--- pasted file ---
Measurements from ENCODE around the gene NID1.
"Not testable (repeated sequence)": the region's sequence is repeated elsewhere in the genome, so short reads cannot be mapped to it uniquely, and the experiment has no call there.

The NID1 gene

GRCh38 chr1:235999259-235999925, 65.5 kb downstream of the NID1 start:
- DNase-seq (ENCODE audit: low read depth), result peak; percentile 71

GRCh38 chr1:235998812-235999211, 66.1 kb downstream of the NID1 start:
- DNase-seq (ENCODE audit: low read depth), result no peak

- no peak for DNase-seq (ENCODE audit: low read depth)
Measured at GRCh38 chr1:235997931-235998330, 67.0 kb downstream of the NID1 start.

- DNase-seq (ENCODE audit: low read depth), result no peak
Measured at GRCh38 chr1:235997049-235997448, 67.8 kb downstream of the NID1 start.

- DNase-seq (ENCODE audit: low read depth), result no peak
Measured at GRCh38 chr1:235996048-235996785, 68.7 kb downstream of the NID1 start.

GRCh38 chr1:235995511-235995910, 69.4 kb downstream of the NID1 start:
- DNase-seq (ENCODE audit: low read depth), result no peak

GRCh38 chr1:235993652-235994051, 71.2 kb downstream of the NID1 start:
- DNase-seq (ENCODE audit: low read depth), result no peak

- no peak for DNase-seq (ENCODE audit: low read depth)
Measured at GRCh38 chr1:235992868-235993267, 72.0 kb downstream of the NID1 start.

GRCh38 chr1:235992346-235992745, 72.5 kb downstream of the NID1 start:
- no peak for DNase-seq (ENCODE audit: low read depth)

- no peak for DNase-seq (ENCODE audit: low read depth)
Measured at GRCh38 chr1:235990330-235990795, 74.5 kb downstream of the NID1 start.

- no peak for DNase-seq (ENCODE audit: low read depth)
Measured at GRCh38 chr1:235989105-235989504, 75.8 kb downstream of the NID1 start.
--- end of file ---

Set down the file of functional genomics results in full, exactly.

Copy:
Measurements from ENCODE around the gene NID1.
"Not testable (repeated sequence)": the region's sequence is repeated elsewhere in the genome, so short reads cannot be mapped to it uniquely, and the experiment has no call there.

The NID1 gene

GRCh38 chr1:235999259-235999925, 65.5 kb downstream of the NID1 start:
- DNase-seq (ENCODE audit: low read depth), result peak; percentile 71

GRCh38 chr1:235998812-235999211, 66.1 kb downstream of the NID1 start:
- DNase-seq (ENCODE audit: low read depth), result no peak

- no peak for DNase-seq (ENCODE audit: low read depth)
Measured at GRCh38 chr1:235997931-235998330, 67.0 kb downstream of the NID1 start.

- DNase-seq (ENCODE audit: low read depth), result no peak
Measured at GRCh38 chr1:235997049-235997448, 67.8 kb downstream of the NID1 start.

- DNase-seq (ENCODE audit: low read depth), result no peak
Measured at GRCh38 chr1:235996048-235996785, 68.7 kb downstream of the NID1 start.

GRCh38 chr1:235995511-235995910, 69.4 kb downstream of the NID1 start:
- DNase-seq (ENCODE audit: low read depth), result no peak

GRCh38 chr1:235993652-235994051, 71.2 kb downstream of the NID1 start:
- DNase-seq (ENCODE audit: low read depth), result no peak

- no peak for DNase-seq (ENCODE audit: low read depth)
Measured at GRCh38 chr1:235992868-235993267, 72.0 kb downstream of the NID1 start.

GRCh38 chr1:235992346-235992745, 72.5 kb downstream of the NID1 start:
- no peak for DNase-seq (ENCODE audit: low read depth)

- no peak for DNase-seq (ENCODE audit: low read depth)
Measured at GRCh38 chr1:235990330-235990795, 74.5 kb downstream of the NID1 start.

- no peak for DNase-seq (ENCODE audit: low read depth)
Measured at GRCh38 chr1:235989105-235989504, 75.8 kb downstream of the NID1 start.